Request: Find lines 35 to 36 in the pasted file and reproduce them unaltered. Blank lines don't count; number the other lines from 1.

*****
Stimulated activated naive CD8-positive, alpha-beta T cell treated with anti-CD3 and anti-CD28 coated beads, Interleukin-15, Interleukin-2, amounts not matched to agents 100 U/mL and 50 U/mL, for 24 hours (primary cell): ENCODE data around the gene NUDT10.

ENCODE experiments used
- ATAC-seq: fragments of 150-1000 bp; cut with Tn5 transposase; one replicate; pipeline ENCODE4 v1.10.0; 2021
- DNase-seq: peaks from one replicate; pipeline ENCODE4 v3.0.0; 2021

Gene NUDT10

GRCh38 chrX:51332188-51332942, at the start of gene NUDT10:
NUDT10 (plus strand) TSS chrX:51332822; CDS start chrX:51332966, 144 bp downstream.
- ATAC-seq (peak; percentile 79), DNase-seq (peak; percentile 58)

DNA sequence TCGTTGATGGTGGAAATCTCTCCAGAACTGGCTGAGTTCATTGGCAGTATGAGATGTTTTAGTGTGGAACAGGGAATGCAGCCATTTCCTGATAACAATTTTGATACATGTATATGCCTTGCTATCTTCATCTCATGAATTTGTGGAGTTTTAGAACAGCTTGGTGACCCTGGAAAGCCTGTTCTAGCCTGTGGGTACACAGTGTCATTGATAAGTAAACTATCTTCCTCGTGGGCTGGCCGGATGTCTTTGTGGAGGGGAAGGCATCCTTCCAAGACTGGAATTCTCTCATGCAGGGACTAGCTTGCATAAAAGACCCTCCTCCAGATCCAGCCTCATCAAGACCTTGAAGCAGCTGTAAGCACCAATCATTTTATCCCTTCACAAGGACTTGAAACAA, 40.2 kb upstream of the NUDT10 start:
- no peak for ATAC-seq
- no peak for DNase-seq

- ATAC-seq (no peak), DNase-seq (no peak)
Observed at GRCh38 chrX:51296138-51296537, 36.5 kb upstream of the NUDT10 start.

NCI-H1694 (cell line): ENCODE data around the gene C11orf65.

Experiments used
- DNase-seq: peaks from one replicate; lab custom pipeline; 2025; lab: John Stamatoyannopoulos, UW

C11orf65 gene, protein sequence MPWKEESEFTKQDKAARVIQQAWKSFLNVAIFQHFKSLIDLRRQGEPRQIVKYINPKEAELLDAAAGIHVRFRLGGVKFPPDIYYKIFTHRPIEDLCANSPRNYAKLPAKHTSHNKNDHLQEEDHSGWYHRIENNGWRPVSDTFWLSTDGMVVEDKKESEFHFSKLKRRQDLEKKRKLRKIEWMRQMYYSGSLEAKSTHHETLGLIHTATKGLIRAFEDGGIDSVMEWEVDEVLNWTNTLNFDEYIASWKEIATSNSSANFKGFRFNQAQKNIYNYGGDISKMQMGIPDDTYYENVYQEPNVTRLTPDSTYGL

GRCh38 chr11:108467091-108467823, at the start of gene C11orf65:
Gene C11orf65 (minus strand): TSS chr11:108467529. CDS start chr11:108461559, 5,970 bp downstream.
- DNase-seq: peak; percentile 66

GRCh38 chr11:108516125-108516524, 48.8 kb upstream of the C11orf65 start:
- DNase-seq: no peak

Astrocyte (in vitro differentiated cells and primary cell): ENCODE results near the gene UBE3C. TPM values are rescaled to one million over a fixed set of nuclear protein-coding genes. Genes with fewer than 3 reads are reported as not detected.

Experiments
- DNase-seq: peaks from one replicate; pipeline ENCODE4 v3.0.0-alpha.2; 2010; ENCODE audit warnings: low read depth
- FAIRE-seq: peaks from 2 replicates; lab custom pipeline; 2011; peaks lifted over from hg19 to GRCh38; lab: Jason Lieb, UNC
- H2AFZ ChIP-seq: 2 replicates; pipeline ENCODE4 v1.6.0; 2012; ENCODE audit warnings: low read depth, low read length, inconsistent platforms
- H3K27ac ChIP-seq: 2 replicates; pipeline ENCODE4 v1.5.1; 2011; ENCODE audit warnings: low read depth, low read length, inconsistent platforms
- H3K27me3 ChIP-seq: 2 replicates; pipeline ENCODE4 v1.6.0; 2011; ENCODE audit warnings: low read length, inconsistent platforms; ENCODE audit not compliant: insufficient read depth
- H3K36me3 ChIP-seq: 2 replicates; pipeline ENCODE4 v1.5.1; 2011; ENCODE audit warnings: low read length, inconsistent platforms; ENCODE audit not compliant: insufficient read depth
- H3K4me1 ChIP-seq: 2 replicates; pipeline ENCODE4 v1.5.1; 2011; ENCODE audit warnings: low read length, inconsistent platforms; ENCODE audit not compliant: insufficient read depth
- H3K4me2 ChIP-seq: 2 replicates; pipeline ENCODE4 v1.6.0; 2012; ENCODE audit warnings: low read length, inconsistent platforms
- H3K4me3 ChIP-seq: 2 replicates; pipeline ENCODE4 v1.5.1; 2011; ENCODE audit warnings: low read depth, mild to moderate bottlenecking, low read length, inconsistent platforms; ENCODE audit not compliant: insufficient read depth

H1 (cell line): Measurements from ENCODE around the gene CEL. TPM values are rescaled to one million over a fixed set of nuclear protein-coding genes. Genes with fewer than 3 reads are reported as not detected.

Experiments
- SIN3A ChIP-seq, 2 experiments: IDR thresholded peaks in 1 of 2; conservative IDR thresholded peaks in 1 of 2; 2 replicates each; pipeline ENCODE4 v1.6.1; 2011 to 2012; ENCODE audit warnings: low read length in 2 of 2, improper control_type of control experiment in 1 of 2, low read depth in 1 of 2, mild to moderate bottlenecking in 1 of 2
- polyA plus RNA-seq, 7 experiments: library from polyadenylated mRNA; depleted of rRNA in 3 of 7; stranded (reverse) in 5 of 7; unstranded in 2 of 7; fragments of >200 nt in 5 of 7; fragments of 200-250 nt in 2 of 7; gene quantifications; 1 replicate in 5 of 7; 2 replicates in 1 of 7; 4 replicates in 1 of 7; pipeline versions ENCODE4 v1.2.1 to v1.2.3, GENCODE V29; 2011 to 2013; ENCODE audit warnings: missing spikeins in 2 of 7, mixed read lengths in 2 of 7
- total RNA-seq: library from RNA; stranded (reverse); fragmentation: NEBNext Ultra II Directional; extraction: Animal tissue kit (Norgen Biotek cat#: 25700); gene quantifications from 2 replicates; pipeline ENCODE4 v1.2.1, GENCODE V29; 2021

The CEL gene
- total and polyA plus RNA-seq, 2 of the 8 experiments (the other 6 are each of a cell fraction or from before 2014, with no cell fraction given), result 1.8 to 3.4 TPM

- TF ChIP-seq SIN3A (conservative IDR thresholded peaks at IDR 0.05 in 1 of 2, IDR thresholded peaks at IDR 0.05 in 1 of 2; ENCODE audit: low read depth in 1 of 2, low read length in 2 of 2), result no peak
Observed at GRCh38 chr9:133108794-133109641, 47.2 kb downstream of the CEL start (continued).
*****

Experiments
- SIN3A ChIP-seq, 2 experiments: IDR thresholded peaks in 1 of 2; conservative IDR thresholded peaks in 1 of 2; 2 replicates each; pipeline ENCODE4 v1.6.1; 2011 to 2012; ENCODE audit warnings: low read length in 2 of 2, improper control_type of control experiment in 1 of 2, low read depth in 1 of 2, mild to moderate bottlenecking in 1 of 2